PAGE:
• Lancet 383(9918):723–735. doi: 10.1016/S0140-6736(13)60024-0 PubMed CrossRef Google Scholar Wilson ME, Freedman DO (2007) Etiology of travel-related fever.[link.springer.com]

Epidemiology

  • The epidemiology of P. vivax varies substantially within India, including multiple relapse phenotypes with varying latencies between primary infection and relapse.[ncbi.nlm.nih.gov]
  • Further large-scale multicentric epidemiologic studies are needed to define the basic pathology of this less known entity.[ncbi.nlm.nih.gov]
  • This epidemiology highlights the need to register and use primaquine for the treatment of latent-phase P. vivax malaria in Switzerland, a medicine currently neither marketed nor systematically reimbursed.[ncbi.nlm.nih.gov]
  • Author information 1 MRC Centre for Outbreak Analysis and Modelling, Department of Infectious Disease Epidemiology, Imperial College London, Norfolk Place, London W2 1PG, UK [email protected] 2 MRC Centre for Outbreak Analysis and Modelling, Department[ncbi.nlm.nih.gov]
  • Tags: genetic epidemiology; homologous genotype; homologous recurrence; hypnozoite; malaria; molecular epidemiology; Plasmodium vivax; relapse Miles Markus's blog Log in or register to post comments 3991 reads[malariaworld.org]
Sex distribution
Age distribution

Pathophysiology

  • Plasmodium vivax-associated ARDS is a clinically recognisable condition whose underlying pathophysiology is likely to reflect processes that are independent of parasite sequestration in the pulmonary microvasculature.[ncbi.nlm.nih.gov]
  • This review article summarizes the published information on P. vivax epidemiology, drug resistance and pathophysiology.[ncbi.nlm.nih.gov]
  • REVIEW ARTICLE Year : 2018 Volume : 55 Issue : 1 Page : 1-8 Epidemiology, drug resistance, and pathophysiology of Plasmodium vivax malaria 1 Department of Biochemistry, K.S.[jvbd.org]
  • Pathophysiology of cerebral malaria: role of host cells in the modulation of cytoadhesion . Ann N Y Acad Sci 2003 ; 992: 30 – 38 . Google Scholar Crossref Medline ISI 9.[journals.sagepub.com]
  • Lung injury in vivax malaria: pathophysiological evidence for pulmonary vascular sequestration and posttreatment alveolar-capillary inflammation. J Infect Dis 2007; 195:589-96. [PMID: 17230420] Desai DC, Gupta T, Sirsat RA, Shete M.[pancreas.imedpub.com]

Prevention

  • This case highlights the importance of preventing malaria cases among nonimmune or semi-immune individuals traveling to P vivax-endemic areas. [Indexed for MEDLINE] Free full text[ncbi.nlm.nih.gov]
  • We aimed to determine whether unsupervised primaquine was effective for preventing re-presentation to hospital with vivax malaria in southern Papua, Indonesia.[ncbi.nlm.nih.gov]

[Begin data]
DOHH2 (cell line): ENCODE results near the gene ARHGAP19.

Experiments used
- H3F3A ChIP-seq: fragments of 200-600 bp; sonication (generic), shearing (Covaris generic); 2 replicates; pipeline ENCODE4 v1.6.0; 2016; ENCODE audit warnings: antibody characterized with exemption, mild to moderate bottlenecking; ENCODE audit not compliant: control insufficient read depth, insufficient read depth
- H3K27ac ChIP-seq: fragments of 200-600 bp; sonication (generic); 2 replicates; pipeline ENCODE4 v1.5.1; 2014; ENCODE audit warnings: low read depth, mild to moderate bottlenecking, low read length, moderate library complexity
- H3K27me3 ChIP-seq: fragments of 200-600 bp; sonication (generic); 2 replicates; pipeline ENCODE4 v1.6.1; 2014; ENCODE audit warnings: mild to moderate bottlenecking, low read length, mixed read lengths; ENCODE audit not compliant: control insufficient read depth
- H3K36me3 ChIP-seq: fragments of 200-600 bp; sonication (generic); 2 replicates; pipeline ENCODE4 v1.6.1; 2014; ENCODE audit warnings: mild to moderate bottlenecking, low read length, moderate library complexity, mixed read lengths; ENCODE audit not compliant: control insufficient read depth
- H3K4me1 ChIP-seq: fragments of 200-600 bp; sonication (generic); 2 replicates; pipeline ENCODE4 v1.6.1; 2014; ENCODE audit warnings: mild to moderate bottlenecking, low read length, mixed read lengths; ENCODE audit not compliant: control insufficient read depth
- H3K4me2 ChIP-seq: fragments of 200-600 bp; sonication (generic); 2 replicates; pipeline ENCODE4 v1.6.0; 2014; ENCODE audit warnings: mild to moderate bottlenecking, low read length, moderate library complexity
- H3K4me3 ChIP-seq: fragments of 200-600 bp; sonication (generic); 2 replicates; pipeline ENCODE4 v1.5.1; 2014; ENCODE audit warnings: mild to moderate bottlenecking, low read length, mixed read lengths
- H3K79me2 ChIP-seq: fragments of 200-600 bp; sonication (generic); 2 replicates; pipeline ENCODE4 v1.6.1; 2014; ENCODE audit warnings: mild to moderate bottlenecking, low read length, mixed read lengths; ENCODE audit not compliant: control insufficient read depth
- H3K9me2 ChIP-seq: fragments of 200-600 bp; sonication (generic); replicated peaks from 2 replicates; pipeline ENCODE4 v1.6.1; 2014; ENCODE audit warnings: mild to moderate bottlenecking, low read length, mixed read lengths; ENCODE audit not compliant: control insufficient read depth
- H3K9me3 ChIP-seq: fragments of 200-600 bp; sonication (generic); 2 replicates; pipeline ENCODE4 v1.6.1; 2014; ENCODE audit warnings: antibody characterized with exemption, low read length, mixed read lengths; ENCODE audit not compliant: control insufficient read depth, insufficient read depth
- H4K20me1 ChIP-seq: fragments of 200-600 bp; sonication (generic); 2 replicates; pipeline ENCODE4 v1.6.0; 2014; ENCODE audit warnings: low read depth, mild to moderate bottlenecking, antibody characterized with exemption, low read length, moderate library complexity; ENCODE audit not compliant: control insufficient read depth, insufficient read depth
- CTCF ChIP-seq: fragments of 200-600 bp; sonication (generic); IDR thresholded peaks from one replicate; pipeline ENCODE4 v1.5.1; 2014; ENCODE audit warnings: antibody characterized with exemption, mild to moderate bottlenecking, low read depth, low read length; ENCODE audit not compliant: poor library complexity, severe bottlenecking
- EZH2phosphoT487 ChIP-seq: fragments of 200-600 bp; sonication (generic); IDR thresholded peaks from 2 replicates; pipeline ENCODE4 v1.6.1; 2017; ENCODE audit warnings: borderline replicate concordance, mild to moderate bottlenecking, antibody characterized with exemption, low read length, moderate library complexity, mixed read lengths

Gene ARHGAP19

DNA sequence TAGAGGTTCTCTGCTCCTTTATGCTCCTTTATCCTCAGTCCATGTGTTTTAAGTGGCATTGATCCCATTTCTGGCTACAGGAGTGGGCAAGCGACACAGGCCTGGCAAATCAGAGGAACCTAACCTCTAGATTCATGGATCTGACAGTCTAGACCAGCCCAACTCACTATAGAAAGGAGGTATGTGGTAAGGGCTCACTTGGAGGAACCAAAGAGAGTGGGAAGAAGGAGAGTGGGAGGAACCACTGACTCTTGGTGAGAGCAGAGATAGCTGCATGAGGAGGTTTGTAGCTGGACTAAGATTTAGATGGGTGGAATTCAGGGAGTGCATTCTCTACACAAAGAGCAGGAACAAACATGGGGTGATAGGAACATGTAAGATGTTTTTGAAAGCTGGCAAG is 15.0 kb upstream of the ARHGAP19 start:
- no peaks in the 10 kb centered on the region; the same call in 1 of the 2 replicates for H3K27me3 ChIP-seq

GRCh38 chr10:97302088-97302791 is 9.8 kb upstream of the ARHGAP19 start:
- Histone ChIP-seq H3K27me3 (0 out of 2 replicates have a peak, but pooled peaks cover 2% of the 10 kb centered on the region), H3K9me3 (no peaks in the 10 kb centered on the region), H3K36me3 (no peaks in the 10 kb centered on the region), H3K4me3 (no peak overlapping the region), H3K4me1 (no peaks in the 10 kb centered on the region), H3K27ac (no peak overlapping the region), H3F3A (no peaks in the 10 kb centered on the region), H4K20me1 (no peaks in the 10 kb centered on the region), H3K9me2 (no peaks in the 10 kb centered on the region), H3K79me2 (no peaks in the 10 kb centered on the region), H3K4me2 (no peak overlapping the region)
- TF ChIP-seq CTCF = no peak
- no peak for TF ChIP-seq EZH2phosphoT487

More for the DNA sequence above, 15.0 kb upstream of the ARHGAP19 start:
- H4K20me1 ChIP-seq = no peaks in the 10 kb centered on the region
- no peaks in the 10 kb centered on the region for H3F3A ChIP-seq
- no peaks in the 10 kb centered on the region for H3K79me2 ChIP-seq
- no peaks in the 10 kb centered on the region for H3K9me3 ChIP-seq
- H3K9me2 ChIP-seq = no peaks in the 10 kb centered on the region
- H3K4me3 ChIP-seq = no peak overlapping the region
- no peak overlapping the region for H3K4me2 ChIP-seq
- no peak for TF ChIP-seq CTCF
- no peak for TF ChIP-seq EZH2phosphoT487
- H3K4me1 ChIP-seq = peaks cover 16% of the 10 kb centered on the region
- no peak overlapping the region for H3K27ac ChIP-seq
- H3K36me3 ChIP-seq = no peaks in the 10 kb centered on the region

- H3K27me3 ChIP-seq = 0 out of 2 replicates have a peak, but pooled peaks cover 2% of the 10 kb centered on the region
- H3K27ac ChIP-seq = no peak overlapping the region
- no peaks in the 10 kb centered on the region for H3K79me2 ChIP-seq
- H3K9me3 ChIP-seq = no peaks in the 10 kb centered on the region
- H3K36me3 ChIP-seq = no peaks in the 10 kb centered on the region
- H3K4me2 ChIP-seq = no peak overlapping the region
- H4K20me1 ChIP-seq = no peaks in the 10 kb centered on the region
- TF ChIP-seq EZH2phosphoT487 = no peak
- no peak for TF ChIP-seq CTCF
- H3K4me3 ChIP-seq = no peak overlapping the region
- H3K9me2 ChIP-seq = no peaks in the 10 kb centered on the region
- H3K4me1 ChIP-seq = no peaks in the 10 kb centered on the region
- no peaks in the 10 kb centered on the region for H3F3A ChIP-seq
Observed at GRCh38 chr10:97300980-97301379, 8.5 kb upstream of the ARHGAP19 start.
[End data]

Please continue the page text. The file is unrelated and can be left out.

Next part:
• In Udupi district, PQ dose of 0.25 mg/kg/day over 14 days seems inadequate to prevent recurrence in substantial proportion of vivax malaria. Patients with a history of vivax malaria are at high risk of recurrences.[ncbi.nlm.nih.gov]
  • […] and Prevention, Guatemala City, Guatemala.[ncbi.nlm.nih.gov]
  • Malaria transmission has been prevented in 3 border villages in Tengchong County, Yunnan Province, China, by use of active fever surveillance, integrated vector control measures, and intensified surveillance and response.[ncbi.nlm.nih.gov]

References

Article

  1. Price RN, Tjitra E, Guerra CA, Yeung S, White NJ, Anstey NM. Vivax malaria: neglected and not benign. The American journal of tropical medicine and hygiene. 2007;77(6):79-87.
  2. Mendis K, Sina BJ, Marchesini P, Carter R. The neglected burden of Plasmodium vivax malaria. Am J Trop Med Hyg. 2001;64:97–106.
  3. Gething PV, Elyazar IR, Moyes CL, et al. A long neglected world malaria map: Plasmodium vivax endemicity in 2010. PLoS Negl Trop Dis. 2012;6:e1814.
  4. Song HH, Soon Ok O, Kim SH, et al. Clinical Features of Plasmodium Vivax Malaria. Korean J Intern Med. 2003;18(4):220-224.
  5. Douglas NM, Anstey NM, Buffet PA, et al. The anaemia of Plasmodium vivax malaria. Malar J. 2012;11:135.
  6. Arévalo-Herrera M, Lopez-Perez M, Medina L, Moreno A, Gutierrez JB, Herrera S. Clinical profile of Plasmodium falciparum and Plasmodium vivax infections in low and unstable malaria transmission settings of Colombia. Malar J. 2015;14:154.
  7. Trampuz A, Jereb M, Muzlovic I, Prabhu RM. Clinical review: Severe malaria. Crit Care. 2003;7(4):315-323.
  8. Demissie Y, Ketema T. Complicated malaria symptoms associated with Plasmodium vivax among patients visiting health facilities in Mendi town, Northwest Ethiopia. BMC Infect Dis. 2016;16(1):436.
  9. Baird JK, Valecha N, Duparc S, White NJ, Price RN. Diagnosis and Treatment of Plasmodium vivax Malaria. Am J Trop Med Hyg. 2016;95(6 Suppl):35-51.

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Last updated: 2018-06-21 22:21